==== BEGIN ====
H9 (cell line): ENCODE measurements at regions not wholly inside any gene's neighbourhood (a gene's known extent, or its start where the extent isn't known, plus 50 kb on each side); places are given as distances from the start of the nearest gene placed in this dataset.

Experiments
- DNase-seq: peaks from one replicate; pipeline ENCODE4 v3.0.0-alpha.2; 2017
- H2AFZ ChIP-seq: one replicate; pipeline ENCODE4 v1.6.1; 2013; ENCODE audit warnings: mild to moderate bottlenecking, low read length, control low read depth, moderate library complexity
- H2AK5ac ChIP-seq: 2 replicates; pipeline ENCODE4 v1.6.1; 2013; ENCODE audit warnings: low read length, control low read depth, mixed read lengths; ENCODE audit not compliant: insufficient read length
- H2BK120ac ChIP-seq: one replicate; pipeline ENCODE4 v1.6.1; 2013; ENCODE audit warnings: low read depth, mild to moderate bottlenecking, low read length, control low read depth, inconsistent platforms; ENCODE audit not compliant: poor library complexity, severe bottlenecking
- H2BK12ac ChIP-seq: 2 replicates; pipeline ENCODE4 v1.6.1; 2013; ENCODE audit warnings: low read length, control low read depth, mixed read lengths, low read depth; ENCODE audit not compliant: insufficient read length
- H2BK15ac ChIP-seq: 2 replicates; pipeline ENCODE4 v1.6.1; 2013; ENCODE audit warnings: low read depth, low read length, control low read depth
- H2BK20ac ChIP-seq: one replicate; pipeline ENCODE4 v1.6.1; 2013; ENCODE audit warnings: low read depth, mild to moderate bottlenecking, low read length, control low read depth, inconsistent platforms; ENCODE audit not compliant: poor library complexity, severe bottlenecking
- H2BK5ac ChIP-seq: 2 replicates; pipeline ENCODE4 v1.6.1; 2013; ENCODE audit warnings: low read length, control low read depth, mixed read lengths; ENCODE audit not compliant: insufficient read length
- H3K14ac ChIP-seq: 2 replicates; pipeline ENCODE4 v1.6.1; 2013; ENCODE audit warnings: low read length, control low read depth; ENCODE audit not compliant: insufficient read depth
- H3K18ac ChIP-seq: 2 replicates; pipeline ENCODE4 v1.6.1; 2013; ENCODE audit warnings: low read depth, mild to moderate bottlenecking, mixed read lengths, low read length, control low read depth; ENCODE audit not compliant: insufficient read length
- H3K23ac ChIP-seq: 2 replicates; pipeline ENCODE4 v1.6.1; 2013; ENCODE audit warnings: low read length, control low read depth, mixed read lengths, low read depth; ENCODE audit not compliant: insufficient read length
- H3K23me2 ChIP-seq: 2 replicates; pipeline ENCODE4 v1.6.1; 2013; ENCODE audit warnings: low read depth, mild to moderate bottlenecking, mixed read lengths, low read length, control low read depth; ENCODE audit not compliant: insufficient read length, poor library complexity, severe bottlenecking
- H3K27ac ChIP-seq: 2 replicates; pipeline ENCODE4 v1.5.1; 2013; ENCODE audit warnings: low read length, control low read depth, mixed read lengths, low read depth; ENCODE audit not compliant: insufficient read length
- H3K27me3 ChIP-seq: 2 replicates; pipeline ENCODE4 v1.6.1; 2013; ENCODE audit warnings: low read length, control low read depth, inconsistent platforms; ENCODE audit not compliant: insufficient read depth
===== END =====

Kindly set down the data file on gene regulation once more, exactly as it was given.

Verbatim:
H9 (cell line): ENCODE measurements at regions not wholly inside any gene's neighbourhood (a gene's known extent, or its start where the extent isn't known, plus 50 kb on each side); places are given as distances from the start of the nearest gene placed in this dataset.

Experiments
- DNase-seq: peaks from one replicate; pipeline ENCODE4 v3.0.0-alpha.2; 2017
- H2AFZ ChIP-seq: one replicate; pipeline ENCODE4 v1.6.1; 2013; ENCODE audit warnings: mild to moderate bottlenecking, low read length, control low read depth, moderate library complexity
- H2AK5ac ChIP-seq: 2 replicates; pipeline ENCODE4 v1.6.1; 2013; ENCODE audit warnings: low read length, control low read depth, mixed read lengths; ENCODE audit not compliant: insufficient read length
- H2BK120ac ChIP-seq: one replicate; pipeline ENCODE4 v1.6.1; 2013; ENCODE audit warnings: low read depth, mild to moderate bottlenecking, low read length, control low read depth, inconsistent platforms; ENCODE audit not compliant: poor library complexity, severe bottlenecking
- H2BK12ac ChIP-seq: 2 replicates; pipeline ENCODE4 v1.6.1; 2013; ENCODE audit warnings: low read length, control low read depth, mixed read lengths, low read depth; ENCODE audit not compliant: insufficient read length
- H2BK15ac ChIP-seq: 2 replicates; pipeline ENCODE4 v1.6.1; 2013; ENCODE audit warnings: low read depth, low read length, control low read depth
- H2BK20ac ChIP-seq: one replicate; pipeline ENCODE4 v1.6.1; 2013; ENCODE audit warnings: low read depth, mild to moderate bottlenecking, low read length, control low read depth, inconsistent platforms; ENCODE audit not compliant: poor library complexity, severe bottlenecking
- H2BK5ac ChIP-seq: 2 replicates; pipeline ENCODE4 v1.6.1; 2013; ENCODE audit warnings: low read length, control low read depth, mixed read lengths; ENCODE audit not compliant: insufficient read length
- H3K14ac ChIP-seq: 2 replicates; pipeline ENCODE4 v1.6.1; 2013; ENCODE audit warnings: low read length, control low read depth; ENCODE audit not compliant: insufficient read depth
- H3K18ac ChIP-seq: 2 replicates; pipeline ENCODE4 v1.6.1; 2013; ENCODE audit warnings: low read depth, mild to moderate bottlenecking, mixed read lengths, low read length, control low read depth; ENCODE audit not compliant: insufficient read length
- H3K23ac ChIP-seq: 2 replicates; pipeline ENCODE4 v1.6.1; 2013; ENCODE audit warnings: low read length, control low read depth, mixed read lengths, low read depth; ENCODE audit not compliant: insufficient read length
- H3K23me2 ChIP-seq: 2 replicates; pipeline ENCODE4 v1.6.1; 2013; ENCODE audit warnings: low read depth, mild to moderate bottlenecking, mixed read lengths, low read length, control low read depth; ENCODE audit not compliant: insufficient read length, poor library complexity, severe bottlenecking
- H3K27ac ChIP-seq: 2 replicates; pipeline ENCODE4 v1.5.1; 2013; ENCODE audit warnings: low read length, control low read depth, mixed read lengths, low read depth; ENCODE audit not compliant: insufficient read length
- H3K27me3 ChIP-seq: 2 replicates; pipeline ENCODE4 v1.6.1; 2013; ENCODE audit warnings: low read length, control low read depth, inconsistent platforms; ENCODE audit not compliant: insufficient read depth